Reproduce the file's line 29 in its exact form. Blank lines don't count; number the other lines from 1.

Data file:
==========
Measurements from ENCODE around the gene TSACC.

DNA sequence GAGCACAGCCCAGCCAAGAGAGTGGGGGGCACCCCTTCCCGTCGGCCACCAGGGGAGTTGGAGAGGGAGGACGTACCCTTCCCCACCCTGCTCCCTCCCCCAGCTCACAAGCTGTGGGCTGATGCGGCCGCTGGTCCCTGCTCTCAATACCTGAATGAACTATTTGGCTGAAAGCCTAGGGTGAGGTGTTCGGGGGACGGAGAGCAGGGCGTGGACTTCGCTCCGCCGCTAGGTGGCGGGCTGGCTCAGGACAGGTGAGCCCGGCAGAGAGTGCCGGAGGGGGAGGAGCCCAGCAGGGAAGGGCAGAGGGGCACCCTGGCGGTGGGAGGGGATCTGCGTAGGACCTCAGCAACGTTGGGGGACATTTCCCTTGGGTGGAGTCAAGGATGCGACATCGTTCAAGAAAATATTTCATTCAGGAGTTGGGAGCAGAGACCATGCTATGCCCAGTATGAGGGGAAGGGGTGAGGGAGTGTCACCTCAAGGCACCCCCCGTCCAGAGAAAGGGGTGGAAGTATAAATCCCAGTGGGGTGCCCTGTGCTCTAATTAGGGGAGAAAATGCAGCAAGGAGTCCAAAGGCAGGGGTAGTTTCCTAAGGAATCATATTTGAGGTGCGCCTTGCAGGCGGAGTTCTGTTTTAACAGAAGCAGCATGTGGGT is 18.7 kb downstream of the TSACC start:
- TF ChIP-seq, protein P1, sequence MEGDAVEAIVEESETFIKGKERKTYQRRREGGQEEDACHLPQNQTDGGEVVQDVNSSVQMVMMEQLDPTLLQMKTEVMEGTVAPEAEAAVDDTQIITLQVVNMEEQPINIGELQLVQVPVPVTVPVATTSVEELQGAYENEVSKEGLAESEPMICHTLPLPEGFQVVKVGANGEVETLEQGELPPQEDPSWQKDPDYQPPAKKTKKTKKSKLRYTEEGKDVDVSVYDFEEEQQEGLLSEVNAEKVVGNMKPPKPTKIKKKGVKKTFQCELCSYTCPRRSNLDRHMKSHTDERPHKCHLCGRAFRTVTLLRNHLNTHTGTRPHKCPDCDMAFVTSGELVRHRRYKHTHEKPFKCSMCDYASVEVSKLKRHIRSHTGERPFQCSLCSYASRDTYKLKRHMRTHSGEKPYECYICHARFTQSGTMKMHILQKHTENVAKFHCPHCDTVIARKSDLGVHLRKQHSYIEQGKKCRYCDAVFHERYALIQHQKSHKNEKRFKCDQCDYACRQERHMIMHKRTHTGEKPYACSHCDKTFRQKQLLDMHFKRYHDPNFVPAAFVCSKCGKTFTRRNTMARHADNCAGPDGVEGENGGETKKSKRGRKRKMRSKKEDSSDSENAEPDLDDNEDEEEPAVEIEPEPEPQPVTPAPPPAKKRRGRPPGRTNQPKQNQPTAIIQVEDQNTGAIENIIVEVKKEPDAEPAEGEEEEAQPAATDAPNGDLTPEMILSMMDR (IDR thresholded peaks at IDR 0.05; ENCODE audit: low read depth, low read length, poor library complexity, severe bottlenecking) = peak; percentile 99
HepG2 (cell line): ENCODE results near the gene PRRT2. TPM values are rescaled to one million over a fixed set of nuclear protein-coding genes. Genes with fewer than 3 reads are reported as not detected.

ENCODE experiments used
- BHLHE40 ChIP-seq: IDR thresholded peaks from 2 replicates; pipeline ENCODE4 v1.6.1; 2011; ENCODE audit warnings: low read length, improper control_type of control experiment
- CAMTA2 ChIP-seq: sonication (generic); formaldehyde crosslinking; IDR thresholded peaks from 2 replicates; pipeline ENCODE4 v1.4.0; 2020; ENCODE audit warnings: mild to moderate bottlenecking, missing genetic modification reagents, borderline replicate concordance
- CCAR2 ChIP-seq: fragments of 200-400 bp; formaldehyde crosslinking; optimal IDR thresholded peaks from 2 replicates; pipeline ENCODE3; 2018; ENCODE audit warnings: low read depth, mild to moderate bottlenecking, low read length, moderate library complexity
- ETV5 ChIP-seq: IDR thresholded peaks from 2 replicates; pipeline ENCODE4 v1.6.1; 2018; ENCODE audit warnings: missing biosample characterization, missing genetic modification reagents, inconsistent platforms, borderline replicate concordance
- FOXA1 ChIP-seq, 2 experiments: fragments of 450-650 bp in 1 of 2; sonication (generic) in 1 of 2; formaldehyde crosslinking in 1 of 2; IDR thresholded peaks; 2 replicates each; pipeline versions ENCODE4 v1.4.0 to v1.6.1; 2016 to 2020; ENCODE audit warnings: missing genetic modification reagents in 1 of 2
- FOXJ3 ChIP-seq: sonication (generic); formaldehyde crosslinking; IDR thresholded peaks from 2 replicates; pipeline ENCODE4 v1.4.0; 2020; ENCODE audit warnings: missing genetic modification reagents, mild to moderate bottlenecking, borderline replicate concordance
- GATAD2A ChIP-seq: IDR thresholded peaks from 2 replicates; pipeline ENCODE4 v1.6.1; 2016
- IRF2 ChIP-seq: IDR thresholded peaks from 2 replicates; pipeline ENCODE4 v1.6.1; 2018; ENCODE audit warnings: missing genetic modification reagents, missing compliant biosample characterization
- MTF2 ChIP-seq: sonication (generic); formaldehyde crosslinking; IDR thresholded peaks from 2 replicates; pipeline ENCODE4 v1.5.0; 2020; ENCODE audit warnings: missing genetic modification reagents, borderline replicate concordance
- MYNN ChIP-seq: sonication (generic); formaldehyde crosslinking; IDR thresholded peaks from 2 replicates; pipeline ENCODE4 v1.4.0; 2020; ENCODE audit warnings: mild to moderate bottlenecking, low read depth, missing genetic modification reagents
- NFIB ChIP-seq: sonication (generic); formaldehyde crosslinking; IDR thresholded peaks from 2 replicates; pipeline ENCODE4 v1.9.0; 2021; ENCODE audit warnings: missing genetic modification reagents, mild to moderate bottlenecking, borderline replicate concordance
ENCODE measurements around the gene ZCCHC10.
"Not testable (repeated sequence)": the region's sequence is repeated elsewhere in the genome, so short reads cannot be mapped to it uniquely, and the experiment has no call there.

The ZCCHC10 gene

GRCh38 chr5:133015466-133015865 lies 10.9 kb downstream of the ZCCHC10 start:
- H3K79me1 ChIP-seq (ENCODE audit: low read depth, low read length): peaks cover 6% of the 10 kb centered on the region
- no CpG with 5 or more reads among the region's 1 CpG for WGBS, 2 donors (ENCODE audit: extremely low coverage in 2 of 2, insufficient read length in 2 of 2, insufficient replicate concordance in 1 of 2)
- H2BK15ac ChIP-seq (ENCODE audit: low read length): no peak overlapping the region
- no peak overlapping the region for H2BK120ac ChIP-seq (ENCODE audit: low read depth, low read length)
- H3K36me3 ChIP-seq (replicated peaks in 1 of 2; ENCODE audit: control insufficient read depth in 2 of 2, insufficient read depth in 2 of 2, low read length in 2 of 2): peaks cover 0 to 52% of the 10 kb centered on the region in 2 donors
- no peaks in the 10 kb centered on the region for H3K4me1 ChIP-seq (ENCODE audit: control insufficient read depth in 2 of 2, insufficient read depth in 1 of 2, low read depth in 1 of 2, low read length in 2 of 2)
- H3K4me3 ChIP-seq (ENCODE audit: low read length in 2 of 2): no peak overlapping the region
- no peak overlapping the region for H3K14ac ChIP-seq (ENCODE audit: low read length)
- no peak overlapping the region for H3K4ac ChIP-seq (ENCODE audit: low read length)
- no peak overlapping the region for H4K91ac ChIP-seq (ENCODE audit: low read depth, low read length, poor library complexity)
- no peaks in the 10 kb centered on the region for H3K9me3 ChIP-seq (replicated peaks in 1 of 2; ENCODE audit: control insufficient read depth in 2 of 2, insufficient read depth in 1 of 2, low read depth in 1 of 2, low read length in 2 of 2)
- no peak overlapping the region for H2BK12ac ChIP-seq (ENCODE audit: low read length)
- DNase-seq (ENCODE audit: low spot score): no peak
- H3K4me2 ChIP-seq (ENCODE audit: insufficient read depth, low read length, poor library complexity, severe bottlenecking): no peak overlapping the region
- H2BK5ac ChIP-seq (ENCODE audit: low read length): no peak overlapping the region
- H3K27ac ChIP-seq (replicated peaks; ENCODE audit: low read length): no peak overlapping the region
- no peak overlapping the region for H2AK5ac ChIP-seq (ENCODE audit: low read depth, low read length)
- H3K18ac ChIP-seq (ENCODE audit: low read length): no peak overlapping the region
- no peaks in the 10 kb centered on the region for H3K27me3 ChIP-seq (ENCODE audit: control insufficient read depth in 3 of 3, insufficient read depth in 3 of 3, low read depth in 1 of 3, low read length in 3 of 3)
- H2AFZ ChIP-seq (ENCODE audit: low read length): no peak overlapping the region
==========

- no peak overlapping the region for H3K4ac ChIP-seq (ENCODE audit: low read length)